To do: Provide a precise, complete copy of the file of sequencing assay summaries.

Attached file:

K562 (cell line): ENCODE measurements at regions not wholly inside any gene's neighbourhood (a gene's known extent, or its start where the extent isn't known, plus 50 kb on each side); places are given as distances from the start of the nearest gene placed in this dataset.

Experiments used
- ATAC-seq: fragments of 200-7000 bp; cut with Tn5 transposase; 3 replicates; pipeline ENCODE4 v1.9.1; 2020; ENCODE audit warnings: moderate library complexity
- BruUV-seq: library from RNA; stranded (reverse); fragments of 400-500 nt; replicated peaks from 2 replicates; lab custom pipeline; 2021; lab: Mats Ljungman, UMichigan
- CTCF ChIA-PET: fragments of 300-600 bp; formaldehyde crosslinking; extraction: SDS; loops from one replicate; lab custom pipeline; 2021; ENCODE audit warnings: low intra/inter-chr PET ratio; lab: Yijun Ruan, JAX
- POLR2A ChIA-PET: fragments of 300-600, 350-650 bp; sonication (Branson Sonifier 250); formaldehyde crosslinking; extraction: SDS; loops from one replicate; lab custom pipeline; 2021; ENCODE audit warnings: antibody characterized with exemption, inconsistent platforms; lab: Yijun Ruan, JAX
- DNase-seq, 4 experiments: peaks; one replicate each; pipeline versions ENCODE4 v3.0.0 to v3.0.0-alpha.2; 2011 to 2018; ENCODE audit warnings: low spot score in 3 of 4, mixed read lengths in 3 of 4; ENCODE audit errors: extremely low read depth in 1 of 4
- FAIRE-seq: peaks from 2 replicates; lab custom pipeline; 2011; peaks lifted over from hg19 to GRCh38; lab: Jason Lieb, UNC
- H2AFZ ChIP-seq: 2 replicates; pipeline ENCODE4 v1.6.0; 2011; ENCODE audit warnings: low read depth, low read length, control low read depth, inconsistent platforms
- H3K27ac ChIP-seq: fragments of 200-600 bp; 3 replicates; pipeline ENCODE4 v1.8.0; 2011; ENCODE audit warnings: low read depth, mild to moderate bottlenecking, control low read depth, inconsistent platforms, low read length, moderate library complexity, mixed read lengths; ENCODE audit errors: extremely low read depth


K562 (cell line): ENCODE measurements at regions not wholly inside any gene's neighbourhood (a gene's known extent, or its start where the extent isn't known, plus 50 kb on each side); places are given as distances from the start of the nearest gene placed in this dataset.

Experiments used
- ATAC-seq: fragments of 200-7000 bp; cut with Tn5 transposase; 3 replicates; pipeline ENCODE4 v1.9.1; 2020; ENCODE audit warnings: moderate library complexity
- BruUV-seq: library from RNA; stranded (reverse); fragments of 400-500 nt; replicated peaks from 2 replicates; lab custom pipeline; 2021; lab: Mats Ljungman, UMichigan
- CTCF ChIA-PET: fragments of 300-600 bp; formaldehyde crosslinking; extraction: SDS; loops from one replicate; lab custom pipeline; 2021; ENCODE audit warnings: low intra/inter-chr PET ratio; lab: Yijun Ruan, JAX
- POLR2A ChIA-PET: fragments of 300-600, 350-650 bp; sonication (Branson Sonifier 250); formaldehyde crosslinking; extraction: SDS; loops from one replicate; lab custom pipeline; 2021; ENCODE audit warnings: antibody characterized with exemption, inconsistent platforms; lab: Yijun Ruan, JAX
- DNase-seq, 4 experiments: peaks; one replicate each; pipeline versions ENCODE4 v3.0.0 to v3.0.0-alpha.2; 2011 to 2018; ENCODE audit warnings: low spot score in 3 of 4, mixed read lengths in 3 of 4; ENCODE audit errors: extremely low read depth in 1 of 4
- FAIRE-seq: peaks from 2 replicates; lab custom pipeline; 2011; peaks lifted over from hg19 to GRCh38; lab: Jason Lieb, UNC
- H2AFZ ChIP-seq: 2 replicates; pipeline ENCODE4 v1.6.0; 2011; ENCODE audit warnings: low read depth, low read length, control low read depth, inconsistent platforms
- H3K27ac ChIP-seq: fragments of 200-600 bp; 3 replicates; pipeline ENCODE4 v1.8.0; 2011; ENCODE audit warnings: low read depth, mild to moderate bottlenecking, control low read depth, inconsistent platforms, low read length, moderate library complexity, mixed read lengths; ENCODE audit errors: extremely low read depth